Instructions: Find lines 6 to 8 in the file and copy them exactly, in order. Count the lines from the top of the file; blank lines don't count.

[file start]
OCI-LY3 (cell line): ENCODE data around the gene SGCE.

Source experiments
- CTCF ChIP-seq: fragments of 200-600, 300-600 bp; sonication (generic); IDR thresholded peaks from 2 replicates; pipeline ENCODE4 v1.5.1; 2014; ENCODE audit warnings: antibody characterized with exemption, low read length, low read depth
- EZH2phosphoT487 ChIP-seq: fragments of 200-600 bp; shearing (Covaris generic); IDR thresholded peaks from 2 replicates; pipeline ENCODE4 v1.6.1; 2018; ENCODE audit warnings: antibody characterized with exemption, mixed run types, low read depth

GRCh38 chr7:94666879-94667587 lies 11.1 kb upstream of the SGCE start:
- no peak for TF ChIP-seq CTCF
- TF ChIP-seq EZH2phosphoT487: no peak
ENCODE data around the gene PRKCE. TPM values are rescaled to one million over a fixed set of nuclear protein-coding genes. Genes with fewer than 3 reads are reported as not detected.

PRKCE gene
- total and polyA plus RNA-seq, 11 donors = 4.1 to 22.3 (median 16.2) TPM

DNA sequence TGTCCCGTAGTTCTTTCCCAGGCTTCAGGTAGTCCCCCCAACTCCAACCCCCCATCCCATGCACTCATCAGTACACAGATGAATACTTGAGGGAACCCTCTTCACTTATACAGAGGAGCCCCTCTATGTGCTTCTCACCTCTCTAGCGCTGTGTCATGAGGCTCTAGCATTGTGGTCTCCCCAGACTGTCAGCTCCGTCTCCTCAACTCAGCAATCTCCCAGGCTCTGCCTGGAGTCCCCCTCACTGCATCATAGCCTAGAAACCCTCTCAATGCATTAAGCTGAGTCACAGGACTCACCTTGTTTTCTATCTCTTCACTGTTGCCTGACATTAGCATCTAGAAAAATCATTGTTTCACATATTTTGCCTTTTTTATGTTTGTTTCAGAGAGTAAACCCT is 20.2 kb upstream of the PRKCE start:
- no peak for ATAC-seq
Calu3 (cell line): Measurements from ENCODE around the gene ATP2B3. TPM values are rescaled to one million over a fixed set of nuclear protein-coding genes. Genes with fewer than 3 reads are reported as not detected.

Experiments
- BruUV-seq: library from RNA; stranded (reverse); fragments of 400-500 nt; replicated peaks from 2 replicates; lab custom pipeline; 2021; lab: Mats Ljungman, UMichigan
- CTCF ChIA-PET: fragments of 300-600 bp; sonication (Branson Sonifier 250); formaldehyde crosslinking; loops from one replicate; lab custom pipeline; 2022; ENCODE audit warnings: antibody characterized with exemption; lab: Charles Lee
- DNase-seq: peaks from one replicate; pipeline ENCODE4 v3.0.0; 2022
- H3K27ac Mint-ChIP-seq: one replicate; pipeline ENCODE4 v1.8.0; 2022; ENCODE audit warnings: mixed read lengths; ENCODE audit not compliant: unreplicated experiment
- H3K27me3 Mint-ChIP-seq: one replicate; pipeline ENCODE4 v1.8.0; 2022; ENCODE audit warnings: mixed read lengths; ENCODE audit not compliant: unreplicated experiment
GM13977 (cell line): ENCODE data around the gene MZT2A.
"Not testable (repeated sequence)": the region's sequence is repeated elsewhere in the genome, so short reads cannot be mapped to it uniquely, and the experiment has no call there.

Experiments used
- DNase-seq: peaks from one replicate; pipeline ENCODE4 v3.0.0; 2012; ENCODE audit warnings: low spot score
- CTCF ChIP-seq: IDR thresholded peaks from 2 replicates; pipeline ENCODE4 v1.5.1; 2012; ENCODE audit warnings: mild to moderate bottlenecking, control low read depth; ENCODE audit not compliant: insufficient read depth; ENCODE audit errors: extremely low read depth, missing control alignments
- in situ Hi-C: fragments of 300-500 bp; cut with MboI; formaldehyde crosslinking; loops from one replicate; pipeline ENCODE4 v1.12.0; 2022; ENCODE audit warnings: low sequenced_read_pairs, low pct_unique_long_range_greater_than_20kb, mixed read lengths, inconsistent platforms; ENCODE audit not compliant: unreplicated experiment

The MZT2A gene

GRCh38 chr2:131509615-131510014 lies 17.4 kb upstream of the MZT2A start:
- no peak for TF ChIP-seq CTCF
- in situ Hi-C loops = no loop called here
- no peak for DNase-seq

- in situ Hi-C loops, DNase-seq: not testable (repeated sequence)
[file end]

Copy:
- no peak for TF ChIP-seq CTCF
- TF ChIP-seq EZH2phosphoT487: no peak
ENCODE data around the gene PRKCE. TPM values are rescaled to one million over a fixed set of nuclear protein-coding genes. Genes with fewer than 3 reads are reported as not detected.